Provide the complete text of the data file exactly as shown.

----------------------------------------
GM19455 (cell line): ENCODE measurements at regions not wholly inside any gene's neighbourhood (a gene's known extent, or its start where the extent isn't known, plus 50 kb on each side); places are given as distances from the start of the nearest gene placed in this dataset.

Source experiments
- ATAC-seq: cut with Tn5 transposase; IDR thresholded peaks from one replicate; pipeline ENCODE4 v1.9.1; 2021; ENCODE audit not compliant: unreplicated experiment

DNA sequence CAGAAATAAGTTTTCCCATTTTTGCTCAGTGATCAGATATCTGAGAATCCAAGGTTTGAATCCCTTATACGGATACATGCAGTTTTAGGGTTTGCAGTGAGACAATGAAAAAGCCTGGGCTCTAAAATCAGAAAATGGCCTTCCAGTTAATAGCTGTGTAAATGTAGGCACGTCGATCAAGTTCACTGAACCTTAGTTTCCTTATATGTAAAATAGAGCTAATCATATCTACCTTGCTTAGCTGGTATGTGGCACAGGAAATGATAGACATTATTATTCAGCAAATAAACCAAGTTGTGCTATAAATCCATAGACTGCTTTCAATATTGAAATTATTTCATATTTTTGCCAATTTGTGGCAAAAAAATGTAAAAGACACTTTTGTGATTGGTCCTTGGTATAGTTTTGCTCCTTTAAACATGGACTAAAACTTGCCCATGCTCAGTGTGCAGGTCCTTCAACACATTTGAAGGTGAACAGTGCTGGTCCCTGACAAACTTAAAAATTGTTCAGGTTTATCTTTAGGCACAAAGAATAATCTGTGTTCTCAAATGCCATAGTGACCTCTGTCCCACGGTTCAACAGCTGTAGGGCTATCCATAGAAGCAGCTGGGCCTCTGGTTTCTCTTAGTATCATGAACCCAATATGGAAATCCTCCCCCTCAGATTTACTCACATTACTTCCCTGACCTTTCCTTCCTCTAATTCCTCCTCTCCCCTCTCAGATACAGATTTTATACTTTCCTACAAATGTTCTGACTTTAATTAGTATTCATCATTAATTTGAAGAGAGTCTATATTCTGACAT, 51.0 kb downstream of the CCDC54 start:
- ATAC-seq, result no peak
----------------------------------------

GM19455 (cell line): ENCODE measurements at regions not wholly inside any gene's neighbourhood (a gene's known extent, or its start where the extent isn't known, plus 50 kb on each side); places are given as distances from the start of the nearest gene placed in this dataset.

Source experiments
- ATAC-seq: cut with Tn5 transposase; IDR thresholded peaks from one replicate; pipeline ENCODE4 v1.9.1; 2021; ENCODE audit not compliant: unreplicated experiment

DNA sequence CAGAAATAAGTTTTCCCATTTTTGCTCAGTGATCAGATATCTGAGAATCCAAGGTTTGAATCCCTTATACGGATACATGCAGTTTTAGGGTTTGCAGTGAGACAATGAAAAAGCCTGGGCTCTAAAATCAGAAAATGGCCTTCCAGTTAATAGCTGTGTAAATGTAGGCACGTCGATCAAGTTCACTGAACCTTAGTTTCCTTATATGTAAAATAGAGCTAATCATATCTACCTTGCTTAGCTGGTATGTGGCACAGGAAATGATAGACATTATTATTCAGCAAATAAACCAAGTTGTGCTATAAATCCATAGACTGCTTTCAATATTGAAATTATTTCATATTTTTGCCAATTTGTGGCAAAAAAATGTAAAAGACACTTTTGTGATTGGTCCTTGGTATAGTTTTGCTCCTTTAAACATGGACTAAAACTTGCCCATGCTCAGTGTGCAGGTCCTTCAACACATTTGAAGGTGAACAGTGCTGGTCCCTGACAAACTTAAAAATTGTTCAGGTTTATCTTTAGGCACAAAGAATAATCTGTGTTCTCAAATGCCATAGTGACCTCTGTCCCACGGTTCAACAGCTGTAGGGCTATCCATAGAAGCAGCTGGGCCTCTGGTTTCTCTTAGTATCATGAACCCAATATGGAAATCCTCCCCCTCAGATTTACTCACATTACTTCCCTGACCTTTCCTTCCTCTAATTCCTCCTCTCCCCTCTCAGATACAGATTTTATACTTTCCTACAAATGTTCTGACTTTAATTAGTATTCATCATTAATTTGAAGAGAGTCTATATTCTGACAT, 51.0 kb downstream of the CCDC54 start:
- ATAC-seq, result no peak